...since, since the since the silent era, you know. You know they taught there's a lot of talk about the these kickass female characters and you just you can go back to the to the old old Hong Kong films from it's called Red night to because the way Hong Kong was back in those days was that the male act a lot of them came from one of them came from Chinese opera, and the the male actors who worked in that kind of look down on films. It okay, well, let the woman take take that role, even though it's for a male and so they had to learn how to do stunts and things like that. So the whole action fighting thing was in those days started as a female thing. It just kind of interesting. I didn't know that. So I said have one quick last question. So what did you think when you saw the phantom menace and when was the last time you saw it, and do you do intentionally watch all of the films that you board for or do you intentionally not watch them? I don't over the last time, I say, the saw Santo Menace. I mean I definitely I certainly remember the time, the first time I saw it. You know, it's kind of again, it was kind of a mixed bag for me. I think on a on a technical basis, it was. It was groundbreaking, more than the think a lot of people given credit for. But there's a lot of things that are, you know, story wise that I think of been talked about it and run over. You know, obviously there's things I would do in it differently, you know, if I was a director, but but I'm not. So, you know, what can you do? But I don't. But I think there are there are a lot of things were really good in it. I mean I like to seems said that I was involved in. I liked that, the fact that they were, you know, having a higher energy in the fight scenes, you know, and even jarge are you look at how you know, I mean what a poorly conceived character, but it is still at that time, you know, to do a photorealistuly CG, fully CG character interacting with human characters. For you know that many minutes was was was groundbreaking. Yeah, I mean I wish that the character had been conceived better, but but you know, doing something like that, it's not an easy thing and make it look, you know, convincing. I mean it's much easy to do that now, but that back in those days, to make something photorealistic, that it can walk around with a live action person and and and fit in, was a lot more difficult. Trent, do you want? Do want to close this out? Are Sure? Thank you so much to Argust Benton, Jews storyboard artist on such films the Star Wars, Fan to menace, Donald Plant, the detective Pigachu Mulan and many more. Thanks for being here. We really appreciate your time. Thank you as lot of fun. Gee Whiz, parth, wasn't that a great interview? One of my favorites. That's say, it's pretty great. Call me crazy, but aren't you excited to discuss star wars episode one, the Phantom Menace, where things all began chronologically? I'm excited to rewatch this move. I don't think I've rewatched this movie in like years. This is the sort of movie that me and front of the show's Act Basil would turn on aut a sleepover after like forty minutes of deliberation, and then we'd like wait, let's give the prequels another chance, and then we'd be asleep with the first fifteen minutes, because it takes a while to warm up. I'm intrigued to see how my thoughts change. But anyways, our interview. I thought that was pretty awesome, and to the fact that we alluded to Benton Jew told us that darth maul was originally going to be female. Yes, remember that, Trent? Yeah, I remember. He said that like as soon as we got off the air and we were like shit, that was one of the most interesting things you've said. Not that he didn't say a lot of interesting things along the way, but come on, buttars Maul, but it's Darth Maul with BOOBS, question mark. All right, Trent, enough of that, enough of your male gaze. Okay, but darth Maul Sands boobs is still pretty cool and I'm excited to talk about him next week. Yes, were I feel like star wars like needs like a cool female villain. They do, don't they? They have like Kashka, not Kashik. That's the fucking wookie planet them. They have they have like a bald lady or something in like the animated show. Oh,...

...nice, banded universe. Okay, well, they're gone. Two. Oh, and stole that Star Wars attack of the clone, season three, episode eighteen. Sorry, guys, outside of the nine Star Wars, skywalker Saga plus rogue one, plus Solo Star Wars story, I really messed one of them all. I really have trouble caring about star wars spinoff material. I agree. I've seen like one season of the Mandalorian and it wasn't really for me. I don't like. No disrespects, but I've watched a few episodes of the Mandalorian and obviously it's very well made and I'm glad that a star wars property is doing well and I like Bubfette as much as the next guy. But like, what's everyone losing their shit about? Is it just the baby YODA factor, because that's kind of what it seems chalked up to. If you want, if you go into any target across the world, it's just baby YODA merchandise. Kind of. I think people need to get it into their brains that star wars is made for children and it's that's okay and that it's not some really dark, deep thing, like it's okay that it's made for children, but it is made for children and we need to stop pretending that it needs to be taken seriously. Yeah. Well, parth, the Phantom menace is considered pretty bad. Objectively, we want to it's considered even worse. Star Wars episode two, attack of the clons, next week's topic, well, the week after next week's topic. Yeah, but who are we at liberty to say? Who are we going to have? You know we've got we've got mark sexton. H Well, I was going to say. I was going to say who the discussion guests for speak. No, not to. I just don't want to. I don't want to promise something and then for it to not come true. Okay, but I will say our first two discussion guests, while we are first potential discussion guests, while we love them, I'm really excited for the way our revenge of the sit discussion is going to go. And let's just say, crossover, crossover, cross the crossover. Potentially, I could potentially happen and be Youre Adical, but we are not at liberty to disclose. We could crossover with the team deacons. Pot maybe it's that fuck tea deacons, dude, fuck team deacons. Actually, I don't think Dad, my dad, but was listening to one of our episodes and was like, Oh, who's deconds? Why do you hate him so much? And it's like, oh, he's only one of the most acclaimed cinematographers and visual artists of our generation. But see, my mom matter. My Mom took me aside after listening to one of the episodes the other day and she was like, Trent, are you trying to shoot your career in the foot by going after Roger Deacons like a week after week? She was like don't you think that's counterintuitive to I I feel like this is our way. We're punching up so they have to notice us. Yes, is that we're just say I'm so sorry, I'm so sorry, im so sorry. If we were just sending him Fan Mail, who would ignore us? But if that's just like, amone else hate mail? Yeah, and then he'll have to at least file or restraining order and then at least he's writing us back. If you're a fan of the show, I I would like it. Nay, I would strongly encourage you to write up team deacons and say that you challenge them to come talk craft services. If you're a listener and you're listening to this, here's my challenge. Go. Yeah, but anyways, it is two hundred and twenty almost and yeah, part you're the kidder. I'm I'll be the kid at the sleepover who says that it's tomorrow. Now. I think it's. I think it's time we end this pod. Huh. Yeah, let's go to bed. Is that a crazy idea? Just before we go to bed? How about we just tell our listeners that they should go to our Social Media Instagram, twitter, follow us, like us, like all of our post share them. If you could, I'd be really nice. Go to apple podcasts, write a review, rate is five stars. Follow us on spotify or really does help. Or even just tell your friends about the show, because, yes, people like to talk about film. We have cool guests and our cool guests have cool stories about even cooler people. So I'm just saying, MMM, part the mark sex in interview is going to hit so hard. It is the Tom Cruise stuff. Come on, it's too good. It's too mark sexton was loose with what he was given away. Yeah, that's that that's one way to look at it. Okay, I'd say craft services, loyal come patrons. Good night from night five, from trys front and part of the host of the show. Love. We love you, especially if you listen to the end, compared to everyone else who logged out ninety five percent of the way through. Fuck you. And if you're from the...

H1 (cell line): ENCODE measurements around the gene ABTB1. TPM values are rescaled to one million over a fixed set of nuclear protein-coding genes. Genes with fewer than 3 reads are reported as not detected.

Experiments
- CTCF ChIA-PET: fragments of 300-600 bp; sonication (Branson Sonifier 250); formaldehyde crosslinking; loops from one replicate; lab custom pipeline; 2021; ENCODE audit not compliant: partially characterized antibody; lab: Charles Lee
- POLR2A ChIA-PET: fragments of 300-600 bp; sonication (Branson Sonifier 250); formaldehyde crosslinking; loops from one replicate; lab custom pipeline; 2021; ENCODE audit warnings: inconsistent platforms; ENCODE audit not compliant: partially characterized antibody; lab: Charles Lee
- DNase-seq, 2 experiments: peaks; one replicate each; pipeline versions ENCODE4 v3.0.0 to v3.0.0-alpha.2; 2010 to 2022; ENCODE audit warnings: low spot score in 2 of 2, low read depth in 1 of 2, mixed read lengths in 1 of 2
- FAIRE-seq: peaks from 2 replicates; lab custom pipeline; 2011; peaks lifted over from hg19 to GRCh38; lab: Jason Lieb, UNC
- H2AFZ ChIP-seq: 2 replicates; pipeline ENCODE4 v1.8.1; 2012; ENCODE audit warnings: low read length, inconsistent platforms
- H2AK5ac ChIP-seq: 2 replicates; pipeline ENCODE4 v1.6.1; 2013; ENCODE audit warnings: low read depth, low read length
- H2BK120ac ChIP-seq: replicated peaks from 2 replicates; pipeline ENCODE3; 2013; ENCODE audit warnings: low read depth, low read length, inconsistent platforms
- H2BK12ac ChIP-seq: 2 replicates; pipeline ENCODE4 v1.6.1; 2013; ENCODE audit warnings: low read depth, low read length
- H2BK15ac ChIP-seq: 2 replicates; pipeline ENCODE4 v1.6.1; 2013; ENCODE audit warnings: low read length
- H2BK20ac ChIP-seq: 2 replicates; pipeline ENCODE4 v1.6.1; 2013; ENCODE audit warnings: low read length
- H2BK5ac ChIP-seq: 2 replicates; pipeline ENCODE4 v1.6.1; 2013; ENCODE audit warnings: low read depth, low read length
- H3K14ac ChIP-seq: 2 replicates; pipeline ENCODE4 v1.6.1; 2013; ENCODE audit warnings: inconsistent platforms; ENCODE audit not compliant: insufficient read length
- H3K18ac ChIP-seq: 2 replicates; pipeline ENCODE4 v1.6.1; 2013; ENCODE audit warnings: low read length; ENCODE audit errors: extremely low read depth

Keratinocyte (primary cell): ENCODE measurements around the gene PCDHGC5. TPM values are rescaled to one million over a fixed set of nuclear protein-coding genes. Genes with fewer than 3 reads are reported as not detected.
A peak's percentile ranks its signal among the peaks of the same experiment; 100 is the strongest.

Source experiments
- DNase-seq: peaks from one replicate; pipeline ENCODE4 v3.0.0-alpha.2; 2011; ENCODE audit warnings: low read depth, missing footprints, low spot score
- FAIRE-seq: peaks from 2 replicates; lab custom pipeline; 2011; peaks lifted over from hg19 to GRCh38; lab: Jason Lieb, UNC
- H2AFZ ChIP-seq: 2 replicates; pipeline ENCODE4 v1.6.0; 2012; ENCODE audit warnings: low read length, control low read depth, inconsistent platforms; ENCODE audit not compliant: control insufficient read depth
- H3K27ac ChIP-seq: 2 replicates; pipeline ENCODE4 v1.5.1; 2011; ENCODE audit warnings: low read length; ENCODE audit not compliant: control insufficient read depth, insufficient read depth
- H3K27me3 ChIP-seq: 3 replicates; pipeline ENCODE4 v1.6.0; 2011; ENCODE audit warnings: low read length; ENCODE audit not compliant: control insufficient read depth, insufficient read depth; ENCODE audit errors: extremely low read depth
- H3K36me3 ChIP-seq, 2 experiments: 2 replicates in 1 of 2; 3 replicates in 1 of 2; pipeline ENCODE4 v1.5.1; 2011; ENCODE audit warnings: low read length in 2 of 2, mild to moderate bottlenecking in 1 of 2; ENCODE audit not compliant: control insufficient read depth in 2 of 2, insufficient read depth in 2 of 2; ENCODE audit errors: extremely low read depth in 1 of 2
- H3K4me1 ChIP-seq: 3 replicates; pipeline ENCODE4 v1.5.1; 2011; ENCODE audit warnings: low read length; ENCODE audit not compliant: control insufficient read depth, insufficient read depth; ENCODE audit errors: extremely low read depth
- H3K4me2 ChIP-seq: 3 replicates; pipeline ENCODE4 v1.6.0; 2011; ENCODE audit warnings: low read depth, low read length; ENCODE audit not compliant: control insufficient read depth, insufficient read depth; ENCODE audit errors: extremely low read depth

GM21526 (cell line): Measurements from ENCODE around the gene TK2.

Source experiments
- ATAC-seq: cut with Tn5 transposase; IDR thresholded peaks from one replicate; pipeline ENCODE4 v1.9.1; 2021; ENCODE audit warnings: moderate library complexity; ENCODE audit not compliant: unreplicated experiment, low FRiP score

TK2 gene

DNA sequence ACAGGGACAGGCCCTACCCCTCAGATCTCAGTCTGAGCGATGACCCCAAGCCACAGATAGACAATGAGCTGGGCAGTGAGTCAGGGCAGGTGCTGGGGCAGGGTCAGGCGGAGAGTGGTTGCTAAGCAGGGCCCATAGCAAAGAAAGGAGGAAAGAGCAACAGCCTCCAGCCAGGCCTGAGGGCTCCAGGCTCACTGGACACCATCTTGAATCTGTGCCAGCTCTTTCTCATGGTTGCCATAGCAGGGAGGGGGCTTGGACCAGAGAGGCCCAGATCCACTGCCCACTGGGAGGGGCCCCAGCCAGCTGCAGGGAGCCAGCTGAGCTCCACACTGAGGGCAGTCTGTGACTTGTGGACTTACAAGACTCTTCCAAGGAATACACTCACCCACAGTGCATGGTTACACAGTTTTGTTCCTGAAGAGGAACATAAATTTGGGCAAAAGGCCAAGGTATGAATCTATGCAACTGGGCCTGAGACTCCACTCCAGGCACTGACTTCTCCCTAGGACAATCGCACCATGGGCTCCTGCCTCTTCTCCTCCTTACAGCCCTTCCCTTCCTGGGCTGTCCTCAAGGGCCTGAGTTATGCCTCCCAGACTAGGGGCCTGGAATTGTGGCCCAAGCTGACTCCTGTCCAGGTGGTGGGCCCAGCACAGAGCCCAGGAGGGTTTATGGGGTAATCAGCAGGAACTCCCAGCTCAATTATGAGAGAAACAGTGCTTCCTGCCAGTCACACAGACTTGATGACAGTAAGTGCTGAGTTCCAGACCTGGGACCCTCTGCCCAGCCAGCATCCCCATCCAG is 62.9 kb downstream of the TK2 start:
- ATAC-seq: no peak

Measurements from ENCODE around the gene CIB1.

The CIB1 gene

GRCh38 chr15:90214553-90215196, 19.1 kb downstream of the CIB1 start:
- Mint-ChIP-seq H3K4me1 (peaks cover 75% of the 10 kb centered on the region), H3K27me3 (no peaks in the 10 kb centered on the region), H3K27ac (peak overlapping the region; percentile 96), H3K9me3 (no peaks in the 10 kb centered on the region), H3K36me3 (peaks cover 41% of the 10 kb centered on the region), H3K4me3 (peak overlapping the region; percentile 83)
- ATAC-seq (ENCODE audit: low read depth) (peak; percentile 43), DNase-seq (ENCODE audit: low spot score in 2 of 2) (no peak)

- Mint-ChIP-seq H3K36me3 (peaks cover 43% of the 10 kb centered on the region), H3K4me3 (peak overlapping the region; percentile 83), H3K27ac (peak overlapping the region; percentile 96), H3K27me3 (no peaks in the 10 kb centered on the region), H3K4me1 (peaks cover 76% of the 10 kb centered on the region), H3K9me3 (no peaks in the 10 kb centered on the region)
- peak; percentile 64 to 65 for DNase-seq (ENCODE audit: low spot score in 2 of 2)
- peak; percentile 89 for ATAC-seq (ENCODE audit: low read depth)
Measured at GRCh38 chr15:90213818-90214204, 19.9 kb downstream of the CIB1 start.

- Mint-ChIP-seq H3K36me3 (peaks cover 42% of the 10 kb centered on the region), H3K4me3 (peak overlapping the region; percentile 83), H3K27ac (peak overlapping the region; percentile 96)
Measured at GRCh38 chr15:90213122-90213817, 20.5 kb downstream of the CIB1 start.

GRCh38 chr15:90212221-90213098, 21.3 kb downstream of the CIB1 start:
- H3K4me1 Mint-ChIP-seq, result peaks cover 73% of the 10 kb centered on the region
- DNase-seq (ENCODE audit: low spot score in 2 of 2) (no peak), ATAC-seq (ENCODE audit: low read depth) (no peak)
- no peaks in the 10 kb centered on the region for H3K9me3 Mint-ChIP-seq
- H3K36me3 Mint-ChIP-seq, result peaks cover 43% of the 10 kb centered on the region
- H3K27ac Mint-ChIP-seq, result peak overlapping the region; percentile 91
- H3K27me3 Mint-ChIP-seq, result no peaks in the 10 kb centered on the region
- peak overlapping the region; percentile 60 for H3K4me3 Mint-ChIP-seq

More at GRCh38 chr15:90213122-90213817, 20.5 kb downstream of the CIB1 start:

...team deacons legal seam by trying to do reconnaissance mission, we know that you're spying and we're listening right back. We are able to predict your every move because we've been just observing your career for years and taking notes. So Watch your fucking back. Fuck team deacons. Good night. Good night.

In-Stream Audio Search

NEW

Search across all episodes within this podcast

Episodes (109)